By off chance, are any of the tilt lcd's removable and able to go wireless or tether? Then I could maybe make it work at the extra expense.

Any other ideas? Has anybody successfully used some sort of external screen on a Nikon for stills?

Thank you!



Aug 27, 2017 at 04:34 AM
JBPhotog
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p.1 #5 · p.1 #5 · Taking photos from low vantage points


If you have an iPad or phone you could use a Case Air wireless trasmitter. You can control the camera via your mobile device as it creates a wi-fi network connection. Works pretty good, I have used it on location and sent photos to my client as they were shot.

Case Air



Aug 27, 2017 at 05:41 AM
 

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jcolwell
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p.1 #6 · p.1 #6 · Taking photos from low vantage points


Also, you can use a smart phone to control most cameras through the AV/digital (video) USB port. I use DSLR Controller through USB with my Canon DSLR, even though some have WiFi. The USB connection provides a higher resolution image than the HDMI O/P, and it has little effect on battery life (as opposed to WiFi, which is a power hog).


Aug 27, 2017 at 09:58 AM
JBPhotog
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p.1 #7 · p.1 #7 · Taking photos from low vantage points


jcolwell wrote:
Also, you can use a smart phone to control most cameras through the AV/digital (video) USB port. I use DSLR Controller through USB with my Canon DSLR, even though some have WiFi. The USB connection provides a higher resolution image than the HDMI O/P, and it has little effect on battery life (as opposed to WiFi, which is a power hog).


Maybe with some other Wi-Fi devices, not so with the Case Air. I get full resolution files, even Raw if I want, the only issue with files are the size and transfer time, same goes for a wired connection. The HMDI port is just sending data and not downsampling. The Case Air app lets me decide if I want JPEG, Raw or both sent to my device.



Aug 27, 2017 at 01:59 PM
jcolwell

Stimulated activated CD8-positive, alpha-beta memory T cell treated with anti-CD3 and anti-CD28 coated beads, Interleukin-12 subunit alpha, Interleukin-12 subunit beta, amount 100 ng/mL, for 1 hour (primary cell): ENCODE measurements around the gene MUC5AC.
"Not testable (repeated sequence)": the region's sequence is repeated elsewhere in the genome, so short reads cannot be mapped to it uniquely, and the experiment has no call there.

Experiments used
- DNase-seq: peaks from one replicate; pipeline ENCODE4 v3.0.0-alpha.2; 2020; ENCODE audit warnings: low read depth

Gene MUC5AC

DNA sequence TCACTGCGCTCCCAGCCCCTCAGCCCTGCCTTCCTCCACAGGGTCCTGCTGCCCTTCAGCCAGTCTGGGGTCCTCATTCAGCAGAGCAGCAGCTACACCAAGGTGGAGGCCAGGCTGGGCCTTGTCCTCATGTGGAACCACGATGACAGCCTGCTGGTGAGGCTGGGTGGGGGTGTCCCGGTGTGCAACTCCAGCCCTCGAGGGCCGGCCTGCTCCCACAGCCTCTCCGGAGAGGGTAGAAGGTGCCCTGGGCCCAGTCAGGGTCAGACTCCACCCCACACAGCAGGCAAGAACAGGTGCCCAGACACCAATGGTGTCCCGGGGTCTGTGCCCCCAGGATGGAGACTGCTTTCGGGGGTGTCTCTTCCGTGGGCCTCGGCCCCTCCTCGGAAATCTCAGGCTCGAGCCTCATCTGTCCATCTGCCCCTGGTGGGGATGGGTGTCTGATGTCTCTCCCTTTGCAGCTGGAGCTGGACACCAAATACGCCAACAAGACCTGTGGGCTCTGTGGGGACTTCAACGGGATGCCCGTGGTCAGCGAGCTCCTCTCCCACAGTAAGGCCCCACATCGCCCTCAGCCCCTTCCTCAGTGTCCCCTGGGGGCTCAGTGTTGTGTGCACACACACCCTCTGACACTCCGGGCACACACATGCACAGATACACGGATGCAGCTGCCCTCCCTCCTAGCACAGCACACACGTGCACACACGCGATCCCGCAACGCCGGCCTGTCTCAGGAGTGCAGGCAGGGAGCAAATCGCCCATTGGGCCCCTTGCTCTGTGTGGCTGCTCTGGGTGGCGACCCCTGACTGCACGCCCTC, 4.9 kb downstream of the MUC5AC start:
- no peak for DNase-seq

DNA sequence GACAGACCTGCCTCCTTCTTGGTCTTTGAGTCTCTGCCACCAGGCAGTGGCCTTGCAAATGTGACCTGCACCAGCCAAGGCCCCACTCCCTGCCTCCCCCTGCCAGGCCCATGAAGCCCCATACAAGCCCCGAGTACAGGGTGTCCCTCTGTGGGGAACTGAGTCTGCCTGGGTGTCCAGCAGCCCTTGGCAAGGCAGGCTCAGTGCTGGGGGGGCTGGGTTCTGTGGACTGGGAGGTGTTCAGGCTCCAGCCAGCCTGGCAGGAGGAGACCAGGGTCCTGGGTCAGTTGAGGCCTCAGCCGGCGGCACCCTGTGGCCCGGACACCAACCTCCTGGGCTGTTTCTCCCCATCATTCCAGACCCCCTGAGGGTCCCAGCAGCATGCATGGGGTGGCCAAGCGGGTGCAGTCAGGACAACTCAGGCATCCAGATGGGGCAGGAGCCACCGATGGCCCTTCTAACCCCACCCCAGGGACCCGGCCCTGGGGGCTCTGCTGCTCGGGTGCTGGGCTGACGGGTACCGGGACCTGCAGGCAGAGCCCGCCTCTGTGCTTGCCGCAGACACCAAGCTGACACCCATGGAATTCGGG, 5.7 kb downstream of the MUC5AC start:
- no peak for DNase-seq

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p.1 #8 · p.1 #8 · Taking photos from low vantage points


jcolwell wrote:
Also, you can use a smart phone to control most cameras through the AV/digital (video) USB port. I use DSLR Controller through USB with my Canon DSLR, even though some have WiFi. The USB connection provides a higher resolution image than the HDMI O/P, and it has little effect on battery life (as opposed to WiFi, which is a power hog).

JBPhotog wrote:
Maybe with some other Wi-Fi devices, not so with the Case Air. I get full resolution files, even Raw if I want, the only issue with files are the size and transfer time, same goes for a wired connection. The HMDI port is just sending data and not downsampling. The Case Air app lets me decide if I want JPEG, Raw or both sent to my device.


I meant the image that you see during LiveView operation, not the file(s) that are saved in the camera and/or remotely.



Aug 27, 2017 at 02:14 PM
elkhornsun
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p.1 #9 · p.1 #9 · Taking photos from low vantage points


With UW photography I learned to shoot upside down and nearly vertical so my fins do not do damage and I am not in contact with sea urchin spines or fire coral or a stone fish. Not all that difficult even with a dry suit.

This has worked for macro shots first with the Nikonos 35mm film rangefinder camera with the focus frames attached to the lens, and later with a DSLR in a housing.



Aug 28, 2017 at 06:50 PM